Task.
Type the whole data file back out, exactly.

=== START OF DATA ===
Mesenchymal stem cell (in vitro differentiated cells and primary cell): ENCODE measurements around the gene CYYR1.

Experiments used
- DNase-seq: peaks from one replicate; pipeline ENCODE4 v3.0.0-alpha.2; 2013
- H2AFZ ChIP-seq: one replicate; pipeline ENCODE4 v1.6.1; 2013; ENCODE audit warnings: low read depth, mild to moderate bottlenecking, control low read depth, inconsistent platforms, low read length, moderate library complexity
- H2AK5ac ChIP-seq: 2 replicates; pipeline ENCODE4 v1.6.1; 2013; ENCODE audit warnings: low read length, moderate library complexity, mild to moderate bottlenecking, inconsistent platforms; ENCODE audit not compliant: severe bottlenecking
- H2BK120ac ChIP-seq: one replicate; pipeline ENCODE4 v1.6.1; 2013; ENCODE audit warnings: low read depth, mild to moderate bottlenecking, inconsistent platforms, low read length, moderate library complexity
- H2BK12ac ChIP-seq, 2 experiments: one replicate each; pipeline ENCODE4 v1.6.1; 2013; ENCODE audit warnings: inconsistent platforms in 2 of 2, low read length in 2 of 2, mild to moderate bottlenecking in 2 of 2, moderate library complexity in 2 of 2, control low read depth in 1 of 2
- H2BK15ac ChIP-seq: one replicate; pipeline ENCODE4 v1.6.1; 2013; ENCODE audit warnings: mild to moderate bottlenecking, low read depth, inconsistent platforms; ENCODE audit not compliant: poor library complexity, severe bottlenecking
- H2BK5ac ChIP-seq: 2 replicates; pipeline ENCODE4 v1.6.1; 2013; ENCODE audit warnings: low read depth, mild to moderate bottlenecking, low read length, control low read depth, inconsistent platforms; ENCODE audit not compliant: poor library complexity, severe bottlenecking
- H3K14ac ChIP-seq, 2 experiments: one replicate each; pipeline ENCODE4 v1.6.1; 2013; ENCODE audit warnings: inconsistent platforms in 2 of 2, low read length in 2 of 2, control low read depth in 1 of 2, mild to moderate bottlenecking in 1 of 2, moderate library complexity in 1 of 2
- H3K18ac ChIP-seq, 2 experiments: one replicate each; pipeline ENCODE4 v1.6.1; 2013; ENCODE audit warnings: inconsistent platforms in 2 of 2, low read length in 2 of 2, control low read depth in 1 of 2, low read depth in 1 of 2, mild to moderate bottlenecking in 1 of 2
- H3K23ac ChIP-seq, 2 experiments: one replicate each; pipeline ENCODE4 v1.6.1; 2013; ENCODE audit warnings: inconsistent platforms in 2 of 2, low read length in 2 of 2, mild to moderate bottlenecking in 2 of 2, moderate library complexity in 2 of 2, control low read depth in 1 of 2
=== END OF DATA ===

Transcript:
Mesenchymal stem cell (in vitro differentiated cells and primary cell): ENCODE measurements around the gene CYYR1.

Experiments used
- DNase-seq: peaks from one replicate; pipeline ENCODE4 v3.0.0-alpha.2; 2013
- H2AFZ ChIP-seq: one replicate; pipeline ENCODE4 v1.6.1; 2013; ENCODE audit warnings: low read depth, mild to moderate bottlenecking, control low read depth, inconsistent platforms, low read length, moderate library complexity
- H2AK5ac ChIP-seq: 2 replicates; pipeline ENCODE4 v1.6.1; 2013; ENCODE audit warnings: low read length, moderate library complexity, mild to moderate bottlenecking, inconsistent platforms; ENCODE audit not compliant: severe bottlenecking
- H2BK120ac ChIP-seq: one replicate; pipeline ENCODE4 v1.6.1; 2013; ENCODE audit warnings: low read depth, mild to moderate bottlenecking, inconsistent platforms, low read length, moderate library complexity
- H2BK12ac ChIP-seq, 2 experiments: one replicate each; pipeline ENCODE4 v1.6.1; 2013; ENCODE audit warnings: inconsistent platforms in 2 of 2, low read length in 2 of 2, mild to moderate bottlenecking in 2 of 2, moderate library complexity in 2 of 2, control low read depth in 1 of 2
- H2BK15ac ChIP-seq: one replicate; pipeline ENCODE4 v1.6.1; 2013; ENCODE audit warnings: mild to moderate bottlenecking, low read depth, inconsistent platforms; ENCODE audit not compliant: poor library complexity, severe bottlenecking
- H2BK5ac ChIP-seq: 2 replicates; pipeline ENCODE4 v1.6.1; 2013; ENCODE audit warnings: low read depth, mild to moderate bottlenecking, low read length, control low read depth, inconsistent platforms; ENCODE audit not compliant: poor library complexity, severe bottlenecking
- H3K14ac ChIP-seq, 2 experiments: one replicate each; pipeline ENCODE4 v1.6.1; 2013; ENCODE audit warnings: inconsistent platforms in 2 of 2, low read length in 2 of 2, control low read depth in 1 of 2, mild to moderate bottlenecking in 1 of 2, moderate library complexity in 1 of 2
- H3K18ac ChIP-seq, 2 experiments: one replicate each; pipeline ENCODE4 v1.6.1; 2013; ENCODE audit warnings: inconsistent platforms in 2 of 2, low read length in 2 of 2, control low read depth in 1 of 2, low read depth in 1 of 2, mild to moderate bottlenecking in 1 of 2
- H3K23ac ChIP-seq, 2 experiments: one replicate each; pipeline ENCODE4 v1.6.1; 2013; ENCODE audit warnings: inconsistent platforms in 2 of 2, low read length in 2 of 2, mild to moderate bottlenecking in 2 of 2, moderate library complexity in 2 of 2, control low read depth in 1 of 2